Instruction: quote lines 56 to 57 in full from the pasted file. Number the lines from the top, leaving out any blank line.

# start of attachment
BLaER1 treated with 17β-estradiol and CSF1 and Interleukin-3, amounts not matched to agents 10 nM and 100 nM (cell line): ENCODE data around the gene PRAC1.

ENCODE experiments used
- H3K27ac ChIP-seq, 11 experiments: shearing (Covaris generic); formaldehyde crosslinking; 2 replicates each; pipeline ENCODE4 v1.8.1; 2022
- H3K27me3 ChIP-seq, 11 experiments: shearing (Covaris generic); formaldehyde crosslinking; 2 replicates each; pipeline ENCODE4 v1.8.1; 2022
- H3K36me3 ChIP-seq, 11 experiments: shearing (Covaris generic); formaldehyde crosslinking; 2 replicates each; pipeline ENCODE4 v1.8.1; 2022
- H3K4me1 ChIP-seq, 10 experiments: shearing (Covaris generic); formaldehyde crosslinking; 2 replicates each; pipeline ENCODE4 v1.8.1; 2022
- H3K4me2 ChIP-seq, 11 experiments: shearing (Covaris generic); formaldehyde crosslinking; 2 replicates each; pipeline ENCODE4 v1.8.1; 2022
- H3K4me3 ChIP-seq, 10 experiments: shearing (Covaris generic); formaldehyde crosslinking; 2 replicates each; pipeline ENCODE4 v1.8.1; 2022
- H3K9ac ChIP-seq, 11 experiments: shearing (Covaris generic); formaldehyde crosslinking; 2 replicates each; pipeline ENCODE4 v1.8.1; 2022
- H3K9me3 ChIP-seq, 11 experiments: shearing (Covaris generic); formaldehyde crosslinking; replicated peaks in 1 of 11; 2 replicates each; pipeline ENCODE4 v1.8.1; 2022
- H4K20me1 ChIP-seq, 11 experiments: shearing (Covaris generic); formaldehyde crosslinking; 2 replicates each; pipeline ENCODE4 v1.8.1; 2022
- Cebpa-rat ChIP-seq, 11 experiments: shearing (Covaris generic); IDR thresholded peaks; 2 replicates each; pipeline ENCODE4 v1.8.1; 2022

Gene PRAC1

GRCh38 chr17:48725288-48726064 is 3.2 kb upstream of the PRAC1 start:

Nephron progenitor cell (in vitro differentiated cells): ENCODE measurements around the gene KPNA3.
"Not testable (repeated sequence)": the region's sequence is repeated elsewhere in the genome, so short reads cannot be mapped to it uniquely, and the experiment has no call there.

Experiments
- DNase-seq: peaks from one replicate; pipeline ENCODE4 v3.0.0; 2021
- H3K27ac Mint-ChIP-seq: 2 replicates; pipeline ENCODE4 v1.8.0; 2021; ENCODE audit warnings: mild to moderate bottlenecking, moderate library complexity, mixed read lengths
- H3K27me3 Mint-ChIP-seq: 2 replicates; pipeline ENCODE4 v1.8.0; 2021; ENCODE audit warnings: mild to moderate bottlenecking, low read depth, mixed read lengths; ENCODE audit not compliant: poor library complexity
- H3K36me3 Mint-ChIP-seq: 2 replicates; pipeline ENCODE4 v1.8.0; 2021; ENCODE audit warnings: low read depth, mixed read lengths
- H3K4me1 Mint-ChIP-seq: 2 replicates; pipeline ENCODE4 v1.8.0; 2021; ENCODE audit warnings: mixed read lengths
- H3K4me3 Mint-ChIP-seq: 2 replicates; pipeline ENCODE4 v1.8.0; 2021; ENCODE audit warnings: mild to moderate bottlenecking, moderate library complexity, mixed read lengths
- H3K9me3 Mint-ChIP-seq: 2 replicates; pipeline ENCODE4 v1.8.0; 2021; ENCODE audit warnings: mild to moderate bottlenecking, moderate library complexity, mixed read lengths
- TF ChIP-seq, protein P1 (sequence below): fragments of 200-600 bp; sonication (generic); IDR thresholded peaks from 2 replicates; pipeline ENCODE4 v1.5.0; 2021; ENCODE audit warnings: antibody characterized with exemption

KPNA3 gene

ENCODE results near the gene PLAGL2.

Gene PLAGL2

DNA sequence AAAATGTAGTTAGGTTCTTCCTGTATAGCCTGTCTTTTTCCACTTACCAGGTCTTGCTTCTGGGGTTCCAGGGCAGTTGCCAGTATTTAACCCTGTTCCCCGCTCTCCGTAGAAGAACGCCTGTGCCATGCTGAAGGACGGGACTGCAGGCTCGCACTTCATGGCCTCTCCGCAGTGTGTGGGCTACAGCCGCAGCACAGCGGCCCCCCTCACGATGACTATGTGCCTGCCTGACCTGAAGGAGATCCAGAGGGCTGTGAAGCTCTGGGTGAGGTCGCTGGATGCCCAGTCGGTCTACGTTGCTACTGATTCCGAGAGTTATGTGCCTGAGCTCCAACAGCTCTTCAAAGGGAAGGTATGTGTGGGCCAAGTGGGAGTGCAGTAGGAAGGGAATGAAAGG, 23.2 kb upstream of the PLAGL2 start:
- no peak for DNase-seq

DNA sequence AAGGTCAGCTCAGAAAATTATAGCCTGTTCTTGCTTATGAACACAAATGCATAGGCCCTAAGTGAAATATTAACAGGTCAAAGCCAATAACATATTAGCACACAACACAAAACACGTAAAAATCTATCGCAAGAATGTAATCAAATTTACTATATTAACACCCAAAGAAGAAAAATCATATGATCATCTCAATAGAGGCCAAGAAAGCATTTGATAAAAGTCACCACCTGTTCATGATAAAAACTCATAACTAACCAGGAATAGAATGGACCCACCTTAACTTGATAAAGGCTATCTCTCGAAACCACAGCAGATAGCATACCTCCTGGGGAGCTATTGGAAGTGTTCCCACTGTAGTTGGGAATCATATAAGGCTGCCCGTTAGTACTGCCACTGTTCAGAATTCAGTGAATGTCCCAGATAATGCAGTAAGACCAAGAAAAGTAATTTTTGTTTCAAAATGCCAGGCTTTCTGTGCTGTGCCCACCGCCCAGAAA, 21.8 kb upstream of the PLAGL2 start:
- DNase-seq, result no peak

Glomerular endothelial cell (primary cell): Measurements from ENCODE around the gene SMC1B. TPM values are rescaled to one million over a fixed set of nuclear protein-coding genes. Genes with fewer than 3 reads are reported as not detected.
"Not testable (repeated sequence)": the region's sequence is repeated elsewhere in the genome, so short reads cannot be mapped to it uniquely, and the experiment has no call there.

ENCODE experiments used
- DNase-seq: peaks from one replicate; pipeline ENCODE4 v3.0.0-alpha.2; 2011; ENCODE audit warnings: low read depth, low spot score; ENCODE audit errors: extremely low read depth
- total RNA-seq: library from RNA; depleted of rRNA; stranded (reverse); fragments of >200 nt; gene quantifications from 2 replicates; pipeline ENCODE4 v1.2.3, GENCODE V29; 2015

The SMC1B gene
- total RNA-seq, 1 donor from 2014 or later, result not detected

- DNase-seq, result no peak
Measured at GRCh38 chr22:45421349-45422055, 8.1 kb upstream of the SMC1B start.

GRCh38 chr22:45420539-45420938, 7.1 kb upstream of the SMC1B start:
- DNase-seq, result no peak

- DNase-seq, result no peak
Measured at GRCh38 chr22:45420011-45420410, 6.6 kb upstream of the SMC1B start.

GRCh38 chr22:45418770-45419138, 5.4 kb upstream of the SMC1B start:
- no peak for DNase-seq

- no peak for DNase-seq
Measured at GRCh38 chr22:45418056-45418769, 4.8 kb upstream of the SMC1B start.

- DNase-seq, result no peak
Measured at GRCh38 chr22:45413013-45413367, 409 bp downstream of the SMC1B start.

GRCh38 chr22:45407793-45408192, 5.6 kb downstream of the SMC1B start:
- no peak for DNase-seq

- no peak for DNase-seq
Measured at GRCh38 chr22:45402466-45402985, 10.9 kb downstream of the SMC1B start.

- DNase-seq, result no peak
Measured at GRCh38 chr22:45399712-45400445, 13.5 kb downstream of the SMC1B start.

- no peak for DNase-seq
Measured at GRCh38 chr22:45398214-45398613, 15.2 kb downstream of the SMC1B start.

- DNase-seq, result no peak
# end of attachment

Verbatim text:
- DNase-seq, result no peak
Measured at GRCh38 chr22:45399712-45400445, 13.5 kb downstream of the SMC1B start.